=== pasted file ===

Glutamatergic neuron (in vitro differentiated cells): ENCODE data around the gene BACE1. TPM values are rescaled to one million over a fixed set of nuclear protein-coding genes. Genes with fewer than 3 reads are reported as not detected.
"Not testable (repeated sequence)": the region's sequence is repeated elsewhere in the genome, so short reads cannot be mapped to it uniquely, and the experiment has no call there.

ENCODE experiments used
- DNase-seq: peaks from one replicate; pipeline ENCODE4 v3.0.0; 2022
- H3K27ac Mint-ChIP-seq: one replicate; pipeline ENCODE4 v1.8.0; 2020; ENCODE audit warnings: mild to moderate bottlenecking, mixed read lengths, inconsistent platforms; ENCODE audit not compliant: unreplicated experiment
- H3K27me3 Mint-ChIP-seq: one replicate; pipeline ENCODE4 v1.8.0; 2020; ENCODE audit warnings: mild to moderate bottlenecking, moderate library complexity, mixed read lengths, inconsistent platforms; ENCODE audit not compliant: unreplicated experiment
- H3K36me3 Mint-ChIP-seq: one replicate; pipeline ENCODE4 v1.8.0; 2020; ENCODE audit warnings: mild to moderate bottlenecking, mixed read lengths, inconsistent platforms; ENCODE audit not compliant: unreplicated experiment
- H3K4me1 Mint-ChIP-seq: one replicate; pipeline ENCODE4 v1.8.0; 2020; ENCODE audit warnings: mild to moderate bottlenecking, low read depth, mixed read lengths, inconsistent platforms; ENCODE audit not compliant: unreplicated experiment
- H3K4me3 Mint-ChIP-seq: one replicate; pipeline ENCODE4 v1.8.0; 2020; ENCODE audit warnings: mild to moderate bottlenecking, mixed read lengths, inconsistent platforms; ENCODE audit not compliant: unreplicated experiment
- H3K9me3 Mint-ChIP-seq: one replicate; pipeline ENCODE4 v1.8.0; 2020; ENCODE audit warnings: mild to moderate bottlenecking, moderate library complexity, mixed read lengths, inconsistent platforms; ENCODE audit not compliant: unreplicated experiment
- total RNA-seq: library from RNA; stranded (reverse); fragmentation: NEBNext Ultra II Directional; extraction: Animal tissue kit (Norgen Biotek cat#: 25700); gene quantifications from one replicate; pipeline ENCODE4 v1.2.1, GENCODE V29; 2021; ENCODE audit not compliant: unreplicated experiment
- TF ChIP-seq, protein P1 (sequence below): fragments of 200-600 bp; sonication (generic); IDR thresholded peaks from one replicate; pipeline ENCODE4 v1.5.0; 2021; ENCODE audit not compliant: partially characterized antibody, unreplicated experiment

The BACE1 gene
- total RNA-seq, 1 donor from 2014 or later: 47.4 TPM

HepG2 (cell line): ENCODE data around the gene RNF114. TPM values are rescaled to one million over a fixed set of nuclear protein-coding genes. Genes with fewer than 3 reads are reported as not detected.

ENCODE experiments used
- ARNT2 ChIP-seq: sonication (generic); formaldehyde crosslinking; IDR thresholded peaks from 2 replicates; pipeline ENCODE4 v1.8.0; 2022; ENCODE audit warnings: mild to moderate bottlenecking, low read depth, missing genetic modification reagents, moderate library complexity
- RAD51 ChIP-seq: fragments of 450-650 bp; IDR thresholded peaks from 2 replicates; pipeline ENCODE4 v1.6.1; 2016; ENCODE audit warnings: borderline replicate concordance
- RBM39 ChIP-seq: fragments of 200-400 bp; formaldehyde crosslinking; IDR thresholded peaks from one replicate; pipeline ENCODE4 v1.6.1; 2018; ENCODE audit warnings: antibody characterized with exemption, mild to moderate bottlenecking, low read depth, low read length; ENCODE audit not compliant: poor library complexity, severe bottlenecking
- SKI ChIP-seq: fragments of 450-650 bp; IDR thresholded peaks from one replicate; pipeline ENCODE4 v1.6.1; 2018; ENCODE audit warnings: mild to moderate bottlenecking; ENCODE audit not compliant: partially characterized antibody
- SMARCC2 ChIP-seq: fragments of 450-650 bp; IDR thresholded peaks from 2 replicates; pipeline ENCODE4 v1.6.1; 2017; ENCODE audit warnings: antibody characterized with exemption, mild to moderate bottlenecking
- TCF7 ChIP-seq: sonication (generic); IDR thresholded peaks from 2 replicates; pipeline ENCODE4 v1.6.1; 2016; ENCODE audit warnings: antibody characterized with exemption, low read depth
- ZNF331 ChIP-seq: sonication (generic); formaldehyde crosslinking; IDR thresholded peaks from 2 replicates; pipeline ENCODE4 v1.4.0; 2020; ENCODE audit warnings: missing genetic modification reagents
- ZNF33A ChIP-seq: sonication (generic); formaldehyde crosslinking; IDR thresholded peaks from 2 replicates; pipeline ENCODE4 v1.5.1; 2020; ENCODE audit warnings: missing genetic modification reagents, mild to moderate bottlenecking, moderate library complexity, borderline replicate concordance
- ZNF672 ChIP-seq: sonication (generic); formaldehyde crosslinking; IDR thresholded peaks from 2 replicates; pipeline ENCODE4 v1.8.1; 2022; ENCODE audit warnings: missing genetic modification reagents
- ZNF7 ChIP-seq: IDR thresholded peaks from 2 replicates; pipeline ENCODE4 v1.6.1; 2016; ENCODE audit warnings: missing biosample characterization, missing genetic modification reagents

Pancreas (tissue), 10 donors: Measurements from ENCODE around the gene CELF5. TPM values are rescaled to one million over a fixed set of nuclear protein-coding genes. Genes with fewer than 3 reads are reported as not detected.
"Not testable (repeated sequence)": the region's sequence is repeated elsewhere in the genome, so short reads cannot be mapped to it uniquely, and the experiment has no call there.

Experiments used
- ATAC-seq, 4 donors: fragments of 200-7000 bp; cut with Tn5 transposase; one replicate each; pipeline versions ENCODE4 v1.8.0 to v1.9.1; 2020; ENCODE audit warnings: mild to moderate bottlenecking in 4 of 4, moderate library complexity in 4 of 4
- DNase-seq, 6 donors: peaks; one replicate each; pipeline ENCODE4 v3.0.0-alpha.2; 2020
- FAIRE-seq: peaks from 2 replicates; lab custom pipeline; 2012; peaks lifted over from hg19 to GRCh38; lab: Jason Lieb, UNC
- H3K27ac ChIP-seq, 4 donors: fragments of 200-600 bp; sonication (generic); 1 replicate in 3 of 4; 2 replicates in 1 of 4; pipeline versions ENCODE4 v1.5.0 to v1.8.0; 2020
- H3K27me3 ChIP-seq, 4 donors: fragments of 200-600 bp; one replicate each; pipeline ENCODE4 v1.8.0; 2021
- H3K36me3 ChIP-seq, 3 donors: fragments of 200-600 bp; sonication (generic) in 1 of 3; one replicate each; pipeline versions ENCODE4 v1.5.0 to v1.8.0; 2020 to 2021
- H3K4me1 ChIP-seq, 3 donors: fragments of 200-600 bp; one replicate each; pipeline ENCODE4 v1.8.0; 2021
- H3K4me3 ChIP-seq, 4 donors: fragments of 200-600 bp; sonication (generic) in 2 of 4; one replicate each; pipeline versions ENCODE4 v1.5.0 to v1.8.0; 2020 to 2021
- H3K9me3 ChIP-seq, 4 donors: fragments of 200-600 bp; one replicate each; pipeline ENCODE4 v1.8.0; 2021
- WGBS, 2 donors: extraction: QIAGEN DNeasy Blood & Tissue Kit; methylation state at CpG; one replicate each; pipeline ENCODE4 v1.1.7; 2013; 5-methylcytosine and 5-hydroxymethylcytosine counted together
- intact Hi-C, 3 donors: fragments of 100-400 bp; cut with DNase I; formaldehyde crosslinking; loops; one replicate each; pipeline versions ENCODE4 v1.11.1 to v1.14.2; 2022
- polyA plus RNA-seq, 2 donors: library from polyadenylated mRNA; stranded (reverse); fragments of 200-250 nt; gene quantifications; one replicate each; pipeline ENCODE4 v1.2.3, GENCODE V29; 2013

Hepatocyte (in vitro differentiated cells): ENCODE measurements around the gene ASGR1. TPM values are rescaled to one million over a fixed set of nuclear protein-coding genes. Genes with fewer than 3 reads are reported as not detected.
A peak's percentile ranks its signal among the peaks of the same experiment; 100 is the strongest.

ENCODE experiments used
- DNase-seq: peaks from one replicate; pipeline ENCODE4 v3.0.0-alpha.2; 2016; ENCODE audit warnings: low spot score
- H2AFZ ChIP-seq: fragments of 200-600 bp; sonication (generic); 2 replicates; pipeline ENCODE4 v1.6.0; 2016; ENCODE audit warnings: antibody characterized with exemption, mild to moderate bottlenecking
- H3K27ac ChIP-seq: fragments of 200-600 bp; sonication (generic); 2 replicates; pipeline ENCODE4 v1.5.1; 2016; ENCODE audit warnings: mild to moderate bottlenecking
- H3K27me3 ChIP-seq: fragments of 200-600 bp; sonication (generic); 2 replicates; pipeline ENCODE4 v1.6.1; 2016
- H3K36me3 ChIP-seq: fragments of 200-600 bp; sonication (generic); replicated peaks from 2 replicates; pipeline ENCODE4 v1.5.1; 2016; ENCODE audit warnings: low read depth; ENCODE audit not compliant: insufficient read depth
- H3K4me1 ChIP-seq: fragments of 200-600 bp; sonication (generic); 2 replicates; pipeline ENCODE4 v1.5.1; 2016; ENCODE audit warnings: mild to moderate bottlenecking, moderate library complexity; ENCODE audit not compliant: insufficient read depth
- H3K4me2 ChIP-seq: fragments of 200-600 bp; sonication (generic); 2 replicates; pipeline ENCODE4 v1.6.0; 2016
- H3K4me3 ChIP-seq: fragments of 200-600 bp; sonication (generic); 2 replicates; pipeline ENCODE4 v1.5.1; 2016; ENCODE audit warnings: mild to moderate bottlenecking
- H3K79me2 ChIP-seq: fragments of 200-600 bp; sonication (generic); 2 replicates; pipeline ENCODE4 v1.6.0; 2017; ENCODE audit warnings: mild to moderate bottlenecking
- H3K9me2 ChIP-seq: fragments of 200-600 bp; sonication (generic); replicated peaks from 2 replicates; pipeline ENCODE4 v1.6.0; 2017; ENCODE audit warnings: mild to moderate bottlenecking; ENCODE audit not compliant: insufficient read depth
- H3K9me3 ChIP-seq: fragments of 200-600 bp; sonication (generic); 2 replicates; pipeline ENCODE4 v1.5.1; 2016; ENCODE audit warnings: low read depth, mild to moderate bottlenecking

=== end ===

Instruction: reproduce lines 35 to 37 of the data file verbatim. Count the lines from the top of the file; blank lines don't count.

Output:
- H3K36me3 ChIP-seq, 3 donors: fragments of 200-600 bp; sonication (generic) in 1 of 3; one replicate each; pipeline versions ENCODE4 v1.5.0 to v1.8.0; 2020 to 2021
- H3K4me1 ChIP-seq, 3 donors: fragments of 200-600 bp; one replicate each; pipeline ENCODE4 v1.8.0; 2021
- H3K4me3 ChIP-seq, 4 donors: fragments of 200-600 bp; sonication (generic) in 2 of 4; one replicate each; pipeline versions ENCODE4 v1.5.0 to v1.8.0; 2020 to 2021